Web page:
DIR registration requires that all contractors affirm under penalty of perjury that they have workers’ compensation insurance coverage, have no outstanding wage judgments, and are licensed with the Contractors State License Board.

DIR maintains a listing of registered contractors and subcontractors on its website to assist awarding bodies who must confirm this registration before considering a bid or awarding a contract, and for contractors who must confirm that their bid team members are registered. For more information, visit the DIR Public Works page.

DIR protects and improves the health, safety and economic well-being of over 18 million wage earners, and helps their employers comply with state labor laws.

DIR’s Division of Labor Standards Enforcement (DLSE), also known as the Labor Commissioner’s Office, enforces prevailing wage rates and apprenticeship standards in public works projects, inspects workplaces for wage and hour violations, adjudicates wage claims, investigates retaliation complaints, issues licenses and registrations for businesses and educates the public on labor laws.

 

New York Enacts Several Civil Rights Measures Affecting the Workplace

Changes Take Effect January 19, 2016

New York has enacted a series of changes to its workplace nondiscrimination laws. The changes take effect on January 19, 2016. A summary of the key changes is presented below:

  • Expanded Coverage for Sexual Harassment Actions. A new lawprovides that the state nondiscrimination law’s prohibitions againstsexual harassment apply to all employers—regardless of size. (Prior to January 19, 2016, the provisions regarding sexual harassment are applicable to employers with 4 or more employees.)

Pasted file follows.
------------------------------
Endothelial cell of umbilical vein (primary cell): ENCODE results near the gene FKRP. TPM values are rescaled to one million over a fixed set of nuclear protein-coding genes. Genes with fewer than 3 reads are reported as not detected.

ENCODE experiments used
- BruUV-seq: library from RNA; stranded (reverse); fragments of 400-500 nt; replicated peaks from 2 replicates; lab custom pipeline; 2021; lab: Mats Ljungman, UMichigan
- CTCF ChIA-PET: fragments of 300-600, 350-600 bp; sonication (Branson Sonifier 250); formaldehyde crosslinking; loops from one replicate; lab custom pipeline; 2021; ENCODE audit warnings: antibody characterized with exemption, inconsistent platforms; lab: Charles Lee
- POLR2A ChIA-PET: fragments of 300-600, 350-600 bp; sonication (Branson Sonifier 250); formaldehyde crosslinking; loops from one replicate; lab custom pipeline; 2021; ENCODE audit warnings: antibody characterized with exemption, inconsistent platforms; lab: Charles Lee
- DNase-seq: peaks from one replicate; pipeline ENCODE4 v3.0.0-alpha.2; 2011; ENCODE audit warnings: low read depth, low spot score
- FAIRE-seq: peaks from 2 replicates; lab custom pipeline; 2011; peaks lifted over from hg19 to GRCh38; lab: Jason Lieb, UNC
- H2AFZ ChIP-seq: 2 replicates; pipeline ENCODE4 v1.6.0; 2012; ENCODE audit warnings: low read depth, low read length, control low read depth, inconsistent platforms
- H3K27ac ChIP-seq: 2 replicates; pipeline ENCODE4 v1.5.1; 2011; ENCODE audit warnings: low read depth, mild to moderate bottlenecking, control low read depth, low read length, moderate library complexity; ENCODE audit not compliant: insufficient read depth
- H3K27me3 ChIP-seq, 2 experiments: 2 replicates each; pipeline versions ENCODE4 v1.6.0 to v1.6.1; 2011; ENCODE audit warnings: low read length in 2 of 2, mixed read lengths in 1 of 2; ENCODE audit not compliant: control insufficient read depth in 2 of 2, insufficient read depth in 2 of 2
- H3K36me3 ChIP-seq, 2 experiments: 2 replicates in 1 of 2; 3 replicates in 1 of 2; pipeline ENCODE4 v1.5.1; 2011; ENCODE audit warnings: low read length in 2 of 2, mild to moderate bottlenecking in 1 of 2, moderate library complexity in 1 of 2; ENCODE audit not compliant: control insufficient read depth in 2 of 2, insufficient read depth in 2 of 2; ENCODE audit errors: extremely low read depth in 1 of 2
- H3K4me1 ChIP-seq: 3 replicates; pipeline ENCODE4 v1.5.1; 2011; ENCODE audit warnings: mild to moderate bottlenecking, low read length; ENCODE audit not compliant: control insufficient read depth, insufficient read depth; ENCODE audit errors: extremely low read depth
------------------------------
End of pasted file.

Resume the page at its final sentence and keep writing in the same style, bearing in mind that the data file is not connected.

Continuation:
• Pay Equity and Sharing of Wage Information. An amended lawprovides that (among other things) an employer cannot prohibit an employee from inquiring about, discussing, or disclosing his or her wages or the wages of another employee. However, an employer may—in a written policy provided to all employees—establish reasonable workplace and workday limitations on the time, place, and manner for such inquiries, discussions, or disclosures.
  • Discrimination Based on Family Status Prohibited. An amended law (applicable to employers with 4 or more employees) prohibits discrimination in employment based on familial status.
  • Clarification Regarding Pregnancy-Related Conditions. A new measure clarifies that employers with 4 or more employees are generally prohibited from refusing to provide reasonable accommodations to the known disabilities—or pregnancy-related conditions—of an employee/applicant in connection with a job or occupation sought or held. Additionally, pregnancy-related conditions must be treated as temporary disabilities under the law.

The governor’s office has issued a press release regarding the new legislation. Additional information regarding New York workplace nondiscrimination law is available from the New York State Division of Human Rights.

To review other state laws specific to New York, visit the State Lawssection, click on New York, and choose your topic of interest from the left-hand navigation menu.

ORIGINALLY POSTED BY http://www.HR360.com

Government Implements Wage and Hour, Worker Safety and Health Guidelines for Nail Salons

As the Occupational Safety and Health Administration continues to perform nail salon sweeps in various states, especially in empire states where the New York Times recently published articles about the hazards facing nail salon workers, the federal agency has released a poster this year that discusses in detail both Wage and Hour Protection as well as Health and Safety Protection.

The Wage and Hour Division helps all workers in the United States, regardless of immigration status. As a nail salon worker, one has the right to be paid full and fair wages for all hours you work.

The Division of Occupational Safety and Health on the other hand recognizes that products used in nail salons can contain harmful chemicals. Over time, repeated use or exposure to high concentrations of these chemicals could damage your body or cause serious health effects. This new poster emphasizes that nail salon workers have the right to working conditions that do not put them at risk of serious harm.